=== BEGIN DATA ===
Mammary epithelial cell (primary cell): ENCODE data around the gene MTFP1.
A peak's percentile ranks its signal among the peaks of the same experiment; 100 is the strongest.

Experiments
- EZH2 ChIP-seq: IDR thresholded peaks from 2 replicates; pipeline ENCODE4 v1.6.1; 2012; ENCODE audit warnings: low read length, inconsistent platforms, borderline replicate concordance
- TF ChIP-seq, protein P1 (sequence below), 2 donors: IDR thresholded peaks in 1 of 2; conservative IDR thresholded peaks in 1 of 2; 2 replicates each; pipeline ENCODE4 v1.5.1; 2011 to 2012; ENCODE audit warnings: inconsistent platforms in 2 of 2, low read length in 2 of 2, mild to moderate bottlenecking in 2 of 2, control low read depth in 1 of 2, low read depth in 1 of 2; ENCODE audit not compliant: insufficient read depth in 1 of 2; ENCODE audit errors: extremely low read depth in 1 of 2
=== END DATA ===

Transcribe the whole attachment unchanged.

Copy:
Mammary epithelial cell (primary cell): ENCODE data around the gene MTFP1.
A peak's percentile ranks its signal among the peaks of the same experiment; 100 is the strongest.

Experiments
- EZH2 ChIP-seq: IDR thresholded peaks from 2 replicates; pipeline ENCODE4 v1.6.1; 2012; ENCODE audit warnings: low read length, inconsistent platforms, borderline replicate concordance
- TF ChIP-seq, protein P1 (sequence below), 2 donors: IDR thresholded peaks in 1 of 2; conservative IDR thresholded peaks in 1 of 2; 2 replicates each; pipeline ENCODE4 v1.5.1; 2011 to 2012; ENCODE audit warnings: inconsistent platforms in 2 of 2, low read length in 2 of 2, mild to moderate bottlenecking in 2 of 2, control low read depth in 1 of 2, low read depth in 1 of 2; ENCODE audit not compliant: insufficient read depth in 1 of 2; ENCODE audit errors: extremely low read depth in 1 of 2